However, in the recent years, anthropogenic activity has led to changes in land use, affecting surface albedo and causing rapid global warming. Increased urbanization involves the large-scale concretisation of the Earth’s surface, causing a fall in albedo. This has created the ‘urban heat island effect’, where concrete with an albedo of 0.55 absorbs insolation, heating the Earth’s surface. Increases in global temperatures brought about by industrialisation which increased the concentration of greenhouse gases in the atmosphere lead to melting of ice caps and subsequent evaporation of ocean waters. Ice has high albedo of 0.7, compared to darker ocean waters (albedo: 0.07), therefore global warming leads to less insolation reflected and more absorbed, setting up a positive feedback cycle and continuous melting of ice. This releases permafrost and methane stored in ice, and methane as a greenhouse gas further contributes to enhanced greenhouse effect, causing global warming. This accounts for the effect of human activity on climate change. Therefore, it is apparent that in the recent years, human activities has led to a continuous warming of Earth’s surface, occurring at a rate faster than that of natural forcings.

Furthermore, human activity has led to increase in emissions of greenhouse gases, leading to the enhanced greenhouse effect due to increased concentrations of greenhouse gases in the atmosphere. This is due to industrialisation, where the burning of fossil fuels and deforestation decreases carbon stores and releases carbon dioxide (CO2) into the atmosphere. Before the Industrial Age, CO2 concentrations in the atmosphere were 290 ppm +/- 10ppm. Following industrialization, this increased to 390ppm, and this increase has been concentrated in the last 30 years. While natural forcings lead to global warming and cooling, human activity has led to continuous warming, and this is evidenced by Michael Mann’s ‘hockey stick graph’ (Figure 1). The large deviation in temperatures is due to the rise of the Anthropocene, where increased greenhouse gas emissions lead to enhanced greenhouse effect. Therefore, it is evident that human activity and its impact on climate change is more significant in a human timescale.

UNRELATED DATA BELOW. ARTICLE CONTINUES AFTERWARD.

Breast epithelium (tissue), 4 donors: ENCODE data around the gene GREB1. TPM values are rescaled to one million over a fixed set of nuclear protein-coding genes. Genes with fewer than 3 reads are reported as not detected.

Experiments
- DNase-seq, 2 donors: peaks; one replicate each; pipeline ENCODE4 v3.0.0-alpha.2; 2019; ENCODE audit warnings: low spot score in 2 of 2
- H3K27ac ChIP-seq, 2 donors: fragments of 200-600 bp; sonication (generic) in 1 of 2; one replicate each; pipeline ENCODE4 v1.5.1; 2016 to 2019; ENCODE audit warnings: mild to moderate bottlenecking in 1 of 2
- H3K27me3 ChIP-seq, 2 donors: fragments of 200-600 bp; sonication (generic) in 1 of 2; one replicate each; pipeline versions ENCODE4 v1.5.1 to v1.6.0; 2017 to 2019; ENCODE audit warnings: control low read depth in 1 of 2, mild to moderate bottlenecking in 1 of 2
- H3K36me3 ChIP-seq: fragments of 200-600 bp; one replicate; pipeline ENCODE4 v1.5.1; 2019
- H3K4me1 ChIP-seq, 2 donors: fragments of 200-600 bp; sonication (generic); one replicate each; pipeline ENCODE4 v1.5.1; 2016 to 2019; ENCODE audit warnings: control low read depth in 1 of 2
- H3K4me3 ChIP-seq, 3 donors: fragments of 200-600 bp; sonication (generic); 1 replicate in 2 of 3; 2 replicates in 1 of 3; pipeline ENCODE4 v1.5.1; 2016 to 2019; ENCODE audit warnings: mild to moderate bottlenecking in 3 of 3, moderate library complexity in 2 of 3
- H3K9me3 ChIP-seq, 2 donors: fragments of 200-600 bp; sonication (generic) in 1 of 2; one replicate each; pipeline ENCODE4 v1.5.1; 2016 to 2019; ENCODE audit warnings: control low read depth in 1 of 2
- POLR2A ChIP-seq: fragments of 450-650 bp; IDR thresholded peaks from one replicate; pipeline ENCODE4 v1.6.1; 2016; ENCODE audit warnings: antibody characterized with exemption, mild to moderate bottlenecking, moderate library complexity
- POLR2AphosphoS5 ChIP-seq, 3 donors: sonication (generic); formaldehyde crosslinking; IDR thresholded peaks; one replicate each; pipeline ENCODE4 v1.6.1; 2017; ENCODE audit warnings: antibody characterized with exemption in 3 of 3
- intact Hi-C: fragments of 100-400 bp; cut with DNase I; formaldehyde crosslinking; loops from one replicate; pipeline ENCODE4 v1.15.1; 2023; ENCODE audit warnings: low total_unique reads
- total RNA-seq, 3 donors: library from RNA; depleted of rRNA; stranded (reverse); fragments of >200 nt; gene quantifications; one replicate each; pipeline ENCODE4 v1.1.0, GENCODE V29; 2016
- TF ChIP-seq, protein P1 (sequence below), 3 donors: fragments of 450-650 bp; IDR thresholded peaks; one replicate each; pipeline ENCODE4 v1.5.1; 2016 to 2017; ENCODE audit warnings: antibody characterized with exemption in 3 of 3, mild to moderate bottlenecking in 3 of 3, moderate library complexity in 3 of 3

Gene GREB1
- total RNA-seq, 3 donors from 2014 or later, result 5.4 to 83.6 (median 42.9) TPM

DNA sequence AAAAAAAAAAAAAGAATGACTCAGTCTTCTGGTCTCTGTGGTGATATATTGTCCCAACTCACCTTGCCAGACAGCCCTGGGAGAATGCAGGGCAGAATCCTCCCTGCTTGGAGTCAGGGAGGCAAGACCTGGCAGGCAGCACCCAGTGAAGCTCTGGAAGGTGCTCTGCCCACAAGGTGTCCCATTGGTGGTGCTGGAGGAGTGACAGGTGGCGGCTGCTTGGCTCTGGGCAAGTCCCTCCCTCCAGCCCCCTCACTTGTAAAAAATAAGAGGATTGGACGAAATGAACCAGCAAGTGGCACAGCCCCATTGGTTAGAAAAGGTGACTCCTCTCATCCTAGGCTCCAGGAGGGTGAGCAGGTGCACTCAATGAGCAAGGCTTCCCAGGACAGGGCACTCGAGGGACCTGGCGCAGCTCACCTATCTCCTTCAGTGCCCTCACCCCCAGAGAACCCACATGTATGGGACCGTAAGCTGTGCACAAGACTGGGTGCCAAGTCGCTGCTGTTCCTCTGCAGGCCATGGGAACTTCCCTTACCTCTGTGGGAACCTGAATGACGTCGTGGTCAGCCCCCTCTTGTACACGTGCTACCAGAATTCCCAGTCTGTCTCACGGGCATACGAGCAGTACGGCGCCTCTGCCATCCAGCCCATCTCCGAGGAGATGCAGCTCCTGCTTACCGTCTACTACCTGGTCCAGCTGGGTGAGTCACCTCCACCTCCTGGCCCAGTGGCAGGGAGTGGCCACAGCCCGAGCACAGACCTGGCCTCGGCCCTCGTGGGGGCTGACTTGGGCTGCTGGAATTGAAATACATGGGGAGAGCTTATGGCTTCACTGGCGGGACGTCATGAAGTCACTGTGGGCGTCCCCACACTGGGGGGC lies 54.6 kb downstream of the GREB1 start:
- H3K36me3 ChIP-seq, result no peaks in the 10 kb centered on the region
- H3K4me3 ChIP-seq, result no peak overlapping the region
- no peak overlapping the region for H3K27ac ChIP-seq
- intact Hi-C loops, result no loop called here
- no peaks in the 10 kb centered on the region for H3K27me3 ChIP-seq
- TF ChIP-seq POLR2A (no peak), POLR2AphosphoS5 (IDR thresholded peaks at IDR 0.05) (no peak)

Figure 1, Michael Mann’s hockey stick graph

In conclusion, climate change has occurred due to both natural and human forcings. Natural forcings lead to periods of both global warming and cooling, and is more gradual over a longer, geological timescale. However, in recent years, the impact of human activity on climate has been increasingly significant on a human timescale, where urbanisation and industrialisation affect surface albedos, causing increased global warming and a continuous increase in global temperatures. Therefore, humans play a larger role in global warming on a human timescale. This rise in global temperatures has led to multiple impacts ranging from melting ice caps and intense warming, and it is therefore imperative that “humans work together to tackle climate change to ensure sustainable development”, as mentioned by #SDG13 in the Sustainable Development Goals, thereby highlighting the impact of climate change and how it would hinder our pursuit of sustainability. Global warming could compromise the ability of future generations to meet their own needs, as resources and funds would have to be invested into tackling climate change, and resources are diverted away from the pursuit of sustainable development, hence it is imperative climate change is tackled in order to ensure #SDG13 is not compromised.

Christabelle Kam (18-I2)